During the extended wait for the hospital bed, my mother’s speech therapist, Alecia, called to report on my mother’s progress during her placement on my mother’s care team of visiting nurses from the Visiting Nurse Service.
Alecia was mostly suggesting activities and things we can do as part of a routine for my mother to help reduce her confusion and disorientation, especially upon waking in the mornings when she is most confused.
One suggestion she made is to make a poster that is visible from a distance instructing my mother about what to do when she wakes up. It will say something like: GOOD MORNING, MARY. PLEASE CALL ALICE AND TELL HER THAT YOU ARE AWAKE. It can also have a slot for the day and date to be written-perhaps a dry erase board will be helpful.
Another suggestion is to have a calendar by her bed. Every night, Alice can point to and say the day and date and review the activities of the day. She can also indicate what the day and date will be the next day and discuss the plans or visitors that will come.
The third suggestion is to make a special photo album of the faces of people she knows, one person per page. The album should be small, 4x6 prints, so that she can hold it easily and leaf through it. Alice, or someone, can quiz her to help her identify family and friends.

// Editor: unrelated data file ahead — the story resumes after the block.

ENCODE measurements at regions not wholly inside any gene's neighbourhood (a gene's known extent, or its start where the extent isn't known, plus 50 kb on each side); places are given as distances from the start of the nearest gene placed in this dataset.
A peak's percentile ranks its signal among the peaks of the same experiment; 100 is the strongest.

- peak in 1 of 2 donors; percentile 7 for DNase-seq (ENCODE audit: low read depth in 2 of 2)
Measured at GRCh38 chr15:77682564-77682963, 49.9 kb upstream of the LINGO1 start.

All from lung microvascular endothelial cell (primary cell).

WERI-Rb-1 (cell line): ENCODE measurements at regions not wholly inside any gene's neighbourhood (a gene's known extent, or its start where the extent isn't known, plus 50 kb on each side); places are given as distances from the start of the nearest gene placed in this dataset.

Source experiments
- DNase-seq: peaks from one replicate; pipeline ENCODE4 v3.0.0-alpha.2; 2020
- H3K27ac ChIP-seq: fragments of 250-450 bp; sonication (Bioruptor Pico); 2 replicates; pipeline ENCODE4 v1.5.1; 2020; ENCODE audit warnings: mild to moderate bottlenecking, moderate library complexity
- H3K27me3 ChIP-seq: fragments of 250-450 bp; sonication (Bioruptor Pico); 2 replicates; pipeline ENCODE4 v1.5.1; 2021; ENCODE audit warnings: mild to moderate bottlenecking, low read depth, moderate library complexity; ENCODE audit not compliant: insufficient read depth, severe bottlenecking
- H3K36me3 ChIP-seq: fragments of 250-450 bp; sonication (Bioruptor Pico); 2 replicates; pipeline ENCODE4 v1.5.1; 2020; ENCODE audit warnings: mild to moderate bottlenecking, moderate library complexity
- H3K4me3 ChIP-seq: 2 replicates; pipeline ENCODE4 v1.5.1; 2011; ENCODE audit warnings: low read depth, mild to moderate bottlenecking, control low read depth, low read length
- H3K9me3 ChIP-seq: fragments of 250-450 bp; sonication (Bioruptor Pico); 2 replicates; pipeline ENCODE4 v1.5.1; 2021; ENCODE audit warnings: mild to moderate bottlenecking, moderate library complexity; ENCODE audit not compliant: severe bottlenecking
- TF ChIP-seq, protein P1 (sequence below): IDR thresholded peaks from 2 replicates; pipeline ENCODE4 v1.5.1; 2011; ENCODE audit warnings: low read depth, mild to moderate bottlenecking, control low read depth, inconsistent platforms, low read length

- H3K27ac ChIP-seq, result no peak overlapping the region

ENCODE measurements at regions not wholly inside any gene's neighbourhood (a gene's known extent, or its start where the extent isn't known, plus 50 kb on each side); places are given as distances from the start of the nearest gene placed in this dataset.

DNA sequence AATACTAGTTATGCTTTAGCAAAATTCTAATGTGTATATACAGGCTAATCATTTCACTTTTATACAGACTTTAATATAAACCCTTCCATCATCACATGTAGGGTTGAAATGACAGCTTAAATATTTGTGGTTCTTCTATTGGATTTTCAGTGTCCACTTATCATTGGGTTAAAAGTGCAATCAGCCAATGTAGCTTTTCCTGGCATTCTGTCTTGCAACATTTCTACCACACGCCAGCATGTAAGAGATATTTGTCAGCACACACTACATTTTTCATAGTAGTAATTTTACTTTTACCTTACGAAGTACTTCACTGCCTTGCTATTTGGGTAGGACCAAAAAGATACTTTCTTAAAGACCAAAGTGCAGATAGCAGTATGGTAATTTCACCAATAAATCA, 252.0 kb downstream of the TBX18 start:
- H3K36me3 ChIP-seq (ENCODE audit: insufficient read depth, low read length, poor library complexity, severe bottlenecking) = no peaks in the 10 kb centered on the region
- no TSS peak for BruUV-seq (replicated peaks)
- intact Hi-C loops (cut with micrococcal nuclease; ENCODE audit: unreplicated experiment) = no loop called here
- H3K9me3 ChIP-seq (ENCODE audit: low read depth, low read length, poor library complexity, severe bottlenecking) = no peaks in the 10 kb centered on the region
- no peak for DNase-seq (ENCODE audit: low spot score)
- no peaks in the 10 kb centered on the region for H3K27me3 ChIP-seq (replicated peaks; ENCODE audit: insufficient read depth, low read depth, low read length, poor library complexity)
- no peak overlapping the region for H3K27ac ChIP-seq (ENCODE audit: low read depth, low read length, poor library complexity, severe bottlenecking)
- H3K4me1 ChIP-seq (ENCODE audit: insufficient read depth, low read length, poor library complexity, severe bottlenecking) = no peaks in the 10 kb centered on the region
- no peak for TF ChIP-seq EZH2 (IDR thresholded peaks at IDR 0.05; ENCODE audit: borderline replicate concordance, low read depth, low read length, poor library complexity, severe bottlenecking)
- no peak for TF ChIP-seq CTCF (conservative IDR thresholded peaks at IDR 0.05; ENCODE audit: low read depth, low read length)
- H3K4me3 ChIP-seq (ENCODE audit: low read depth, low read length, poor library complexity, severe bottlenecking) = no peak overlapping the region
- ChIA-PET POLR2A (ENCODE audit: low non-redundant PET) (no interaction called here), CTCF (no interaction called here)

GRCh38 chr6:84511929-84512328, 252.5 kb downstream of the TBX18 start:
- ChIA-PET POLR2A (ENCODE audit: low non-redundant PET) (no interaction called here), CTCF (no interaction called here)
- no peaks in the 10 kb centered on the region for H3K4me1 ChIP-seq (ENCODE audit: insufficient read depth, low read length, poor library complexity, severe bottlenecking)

I will work on to make these things available to my mother as soon as possible.
I asked Alecia what her thinking is about my mother’s condition. Amazingly, she too, is not thinking dementia. (I MUST be crazy!) Her reasoning is that although my mother says Lulu is not her cat, for example, she recognizes Lulu and knows her name. I find this reasoning somewhat flawed. When I described some of the other dementia-like behaviors we have observed and experienced, such as loss of executive functioning long ago, she agreed that there may be some dementia going on, in that case.
Alecia has noticed a decline in my mother’s performance and cognitive abilities over the last two weeks. Still, her time is done. She told me that if my mother improves over the next few weeks, to ask my mother’s doctor to call her back. On the other hand, if my mother gets worse, we can call her back as well. Okay, but why not just continue? I don’t understand this system.
I did appreciate Alecia’s ideas for how to help. She stressed that the purpose of the calendar work and looking at the photo album is not to make my mother remember, but to establish a routine that supports her and can have a calming effect on her demeanor.